Professor Rodes defines Jurisprudence as "the legal profession's account of what law is about." Since they—lawyers, judges, and legislators doing their work—are all looking at the same phenomenon, writers on Jurisprudence must all draw from the same limited body of material in constructing their theories. In this book, Rodes examines these materials and then classifies the various schools of Jurisprudence according to which of the materials they use and how they use them.
In describing the available materials, Rodes looks first at what he calls the "internal account": legal work considered in itself, the definition and scope of the enterprise. He then takes up the non-legal disciplines that are or have been used in legal decision-making, and the values that are or have been considered suitable for legal implementation.
The rest of the book is devoted to taking up fifteen actual schools of jurisprudence one by one, classifying them in accordance with how each one defines and limits the work of the legal profession, what other disciplines each one uses in describing or applying law, and which values each one seeks to implement through law. The aim is to be exhaustive. All the old familiar schools are included—Analytical Positivism, Natural Law, and the rest. So are more recent arrivals such as Critical Legal Studies, and ideological schools such as Marxism on the one side and Wealth Maximization on the other.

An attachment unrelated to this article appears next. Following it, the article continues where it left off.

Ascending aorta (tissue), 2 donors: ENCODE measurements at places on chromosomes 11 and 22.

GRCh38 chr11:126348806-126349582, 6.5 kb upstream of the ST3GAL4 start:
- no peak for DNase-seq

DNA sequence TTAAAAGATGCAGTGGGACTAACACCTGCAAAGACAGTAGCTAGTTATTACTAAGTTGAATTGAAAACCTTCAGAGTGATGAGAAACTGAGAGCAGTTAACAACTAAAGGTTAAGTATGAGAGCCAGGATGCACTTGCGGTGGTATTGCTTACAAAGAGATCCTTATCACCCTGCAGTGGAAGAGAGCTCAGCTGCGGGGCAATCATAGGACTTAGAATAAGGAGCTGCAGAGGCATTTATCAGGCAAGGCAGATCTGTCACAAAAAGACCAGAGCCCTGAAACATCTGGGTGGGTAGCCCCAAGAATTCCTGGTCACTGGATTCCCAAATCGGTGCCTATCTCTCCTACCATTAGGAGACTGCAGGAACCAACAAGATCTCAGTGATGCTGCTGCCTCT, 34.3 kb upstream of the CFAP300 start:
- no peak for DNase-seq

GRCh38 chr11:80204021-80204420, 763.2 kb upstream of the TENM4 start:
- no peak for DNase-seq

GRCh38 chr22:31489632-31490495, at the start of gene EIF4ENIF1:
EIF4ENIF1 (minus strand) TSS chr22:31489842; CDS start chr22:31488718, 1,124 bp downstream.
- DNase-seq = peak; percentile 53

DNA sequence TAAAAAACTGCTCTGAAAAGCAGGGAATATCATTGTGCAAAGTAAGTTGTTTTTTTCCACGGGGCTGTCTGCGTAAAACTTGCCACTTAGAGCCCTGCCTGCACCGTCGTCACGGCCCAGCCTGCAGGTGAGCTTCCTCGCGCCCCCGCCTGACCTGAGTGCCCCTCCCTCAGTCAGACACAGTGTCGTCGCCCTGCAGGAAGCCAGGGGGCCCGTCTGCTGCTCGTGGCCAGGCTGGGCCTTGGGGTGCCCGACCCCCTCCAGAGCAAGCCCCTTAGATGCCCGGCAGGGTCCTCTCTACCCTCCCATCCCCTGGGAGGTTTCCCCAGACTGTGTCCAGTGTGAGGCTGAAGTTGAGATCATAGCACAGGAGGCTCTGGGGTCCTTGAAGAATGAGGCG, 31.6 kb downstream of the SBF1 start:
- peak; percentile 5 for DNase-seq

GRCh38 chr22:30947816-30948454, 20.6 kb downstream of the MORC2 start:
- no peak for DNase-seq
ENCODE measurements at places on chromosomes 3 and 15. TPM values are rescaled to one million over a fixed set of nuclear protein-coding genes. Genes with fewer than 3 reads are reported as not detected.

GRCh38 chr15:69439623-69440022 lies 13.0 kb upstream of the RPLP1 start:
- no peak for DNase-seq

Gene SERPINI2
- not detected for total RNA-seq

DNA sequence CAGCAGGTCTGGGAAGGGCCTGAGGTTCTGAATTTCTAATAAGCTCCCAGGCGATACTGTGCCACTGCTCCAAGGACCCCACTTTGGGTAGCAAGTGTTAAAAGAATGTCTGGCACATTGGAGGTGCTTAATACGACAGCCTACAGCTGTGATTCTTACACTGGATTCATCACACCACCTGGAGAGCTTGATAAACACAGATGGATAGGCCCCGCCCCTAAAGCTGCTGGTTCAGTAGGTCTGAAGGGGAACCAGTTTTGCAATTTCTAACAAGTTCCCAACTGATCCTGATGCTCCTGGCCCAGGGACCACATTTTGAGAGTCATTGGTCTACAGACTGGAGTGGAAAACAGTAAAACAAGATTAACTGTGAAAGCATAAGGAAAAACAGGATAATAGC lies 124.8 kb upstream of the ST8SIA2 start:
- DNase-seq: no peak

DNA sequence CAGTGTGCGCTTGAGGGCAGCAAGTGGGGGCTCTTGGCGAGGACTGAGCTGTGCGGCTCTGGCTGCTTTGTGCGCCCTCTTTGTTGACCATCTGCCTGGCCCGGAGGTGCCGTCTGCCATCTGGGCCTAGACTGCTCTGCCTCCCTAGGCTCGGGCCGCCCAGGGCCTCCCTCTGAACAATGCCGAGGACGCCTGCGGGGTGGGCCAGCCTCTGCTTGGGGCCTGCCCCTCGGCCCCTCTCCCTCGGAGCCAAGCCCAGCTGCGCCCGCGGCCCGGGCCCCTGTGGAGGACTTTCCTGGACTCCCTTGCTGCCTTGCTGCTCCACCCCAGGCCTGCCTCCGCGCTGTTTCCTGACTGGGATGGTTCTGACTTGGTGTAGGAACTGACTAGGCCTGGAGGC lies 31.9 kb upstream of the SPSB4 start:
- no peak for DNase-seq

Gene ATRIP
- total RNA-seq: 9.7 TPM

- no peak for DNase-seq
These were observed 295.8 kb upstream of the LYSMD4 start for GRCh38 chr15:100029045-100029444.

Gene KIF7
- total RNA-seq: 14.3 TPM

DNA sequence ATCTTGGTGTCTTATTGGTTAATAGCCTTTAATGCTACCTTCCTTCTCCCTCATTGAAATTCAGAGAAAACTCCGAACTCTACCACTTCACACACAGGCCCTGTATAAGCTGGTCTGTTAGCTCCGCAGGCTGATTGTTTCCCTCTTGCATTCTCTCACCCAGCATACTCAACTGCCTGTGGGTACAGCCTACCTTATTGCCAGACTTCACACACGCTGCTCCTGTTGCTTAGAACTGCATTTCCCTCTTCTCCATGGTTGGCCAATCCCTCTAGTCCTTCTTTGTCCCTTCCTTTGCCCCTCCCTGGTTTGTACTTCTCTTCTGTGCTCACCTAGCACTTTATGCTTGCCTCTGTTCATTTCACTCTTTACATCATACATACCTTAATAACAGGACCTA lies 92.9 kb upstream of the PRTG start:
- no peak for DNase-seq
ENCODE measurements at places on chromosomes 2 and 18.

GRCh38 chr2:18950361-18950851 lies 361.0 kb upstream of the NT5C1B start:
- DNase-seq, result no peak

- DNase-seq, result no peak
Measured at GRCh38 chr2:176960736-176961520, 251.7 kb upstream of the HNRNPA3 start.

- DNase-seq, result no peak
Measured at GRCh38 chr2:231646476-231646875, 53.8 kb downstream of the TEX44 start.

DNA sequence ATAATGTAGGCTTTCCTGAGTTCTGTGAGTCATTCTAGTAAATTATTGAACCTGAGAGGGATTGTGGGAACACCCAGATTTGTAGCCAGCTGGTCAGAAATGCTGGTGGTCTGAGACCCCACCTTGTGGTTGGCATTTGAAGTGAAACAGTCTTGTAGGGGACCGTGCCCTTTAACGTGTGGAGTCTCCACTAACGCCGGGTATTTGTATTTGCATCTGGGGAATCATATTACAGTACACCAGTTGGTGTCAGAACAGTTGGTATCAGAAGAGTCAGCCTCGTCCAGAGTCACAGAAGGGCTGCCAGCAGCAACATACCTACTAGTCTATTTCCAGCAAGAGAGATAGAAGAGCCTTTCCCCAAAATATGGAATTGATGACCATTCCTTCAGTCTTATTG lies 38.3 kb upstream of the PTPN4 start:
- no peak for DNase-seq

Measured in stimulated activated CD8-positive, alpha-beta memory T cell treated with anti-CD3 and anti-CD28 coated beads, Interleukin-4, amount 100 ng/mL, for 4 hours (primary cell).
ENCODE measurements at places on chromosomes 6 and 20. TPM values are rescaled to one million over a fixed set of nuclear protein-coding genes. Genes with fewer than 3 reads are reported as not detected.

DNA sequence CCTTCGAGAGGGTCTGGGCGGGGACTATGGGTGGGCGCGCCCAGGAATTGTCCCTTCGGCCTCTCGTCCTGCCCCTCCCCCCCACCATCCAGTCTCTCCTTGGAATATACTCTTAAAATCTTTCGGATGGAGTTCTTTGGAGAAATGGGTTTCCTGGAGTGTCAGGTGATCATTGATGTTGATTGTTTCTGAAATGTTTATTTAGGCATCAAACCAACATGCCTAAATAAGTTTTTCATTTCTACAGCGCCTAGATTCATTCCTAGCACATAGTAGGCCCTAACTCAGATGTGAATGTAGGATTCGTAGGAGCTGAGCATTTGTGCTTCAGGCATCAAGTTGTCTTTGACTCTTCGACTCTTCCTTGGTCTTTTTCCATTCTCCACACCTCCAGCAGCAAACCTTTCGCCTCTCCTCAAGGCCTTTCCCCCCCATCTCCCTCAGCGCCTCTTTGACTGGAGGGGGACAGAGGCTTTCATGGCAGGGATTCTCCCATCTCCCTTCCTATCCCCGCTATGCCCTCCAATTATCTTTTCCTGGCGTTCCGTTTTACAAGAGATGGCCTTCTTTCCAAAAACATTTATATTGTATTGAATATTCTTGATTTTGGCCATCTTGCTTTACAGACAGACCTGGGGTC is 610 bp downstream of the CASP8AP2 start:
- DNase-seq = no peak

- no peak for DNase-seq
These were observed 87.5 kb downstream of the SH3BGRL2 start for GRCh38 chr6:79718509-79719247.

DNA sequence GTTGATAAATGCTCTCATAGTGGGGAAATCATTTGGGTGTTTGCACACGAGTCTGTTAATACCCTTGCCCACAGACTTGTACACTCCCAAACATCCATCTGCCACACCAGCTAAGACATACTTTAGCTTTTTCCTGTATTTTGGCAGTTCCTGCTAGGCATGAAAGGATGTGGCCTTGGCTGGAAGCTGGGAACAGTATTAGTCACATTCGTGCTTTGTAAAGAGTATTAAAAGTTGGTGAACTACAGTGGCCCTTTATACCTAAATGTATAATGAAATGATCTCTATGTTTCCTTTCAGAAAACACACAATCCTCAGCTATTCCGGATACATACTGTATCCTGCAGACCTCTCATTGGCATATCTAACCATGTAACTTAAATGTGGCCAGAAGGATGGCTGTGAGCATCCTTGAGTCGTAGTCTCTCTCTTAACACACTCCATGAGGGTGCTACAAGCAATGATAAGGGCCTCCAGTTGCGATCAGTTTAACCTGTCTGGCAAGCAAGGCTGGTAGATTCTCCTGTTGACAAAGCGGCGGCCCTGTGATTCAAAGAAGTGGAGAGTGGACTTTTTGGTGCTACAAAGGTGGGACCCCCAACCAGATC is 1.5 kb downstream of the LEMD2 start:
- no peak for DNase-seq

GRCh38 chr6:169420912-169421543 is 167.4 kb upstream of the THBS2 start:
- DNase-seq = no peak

Rodes's presentation is clear and as free from technical language as possible in covering the subject. He is often critical, but he is careful to describe the doctrines of the different schools fairly before criticizing them. Readers, whether or not they agree with the author, will be able to learn from this book. People who wish to choose among the jurisprudential doctrines on the market will find them all displayed here, and people who wish to make up their own jurisprudential doctrine will find here all the material they need for doing so.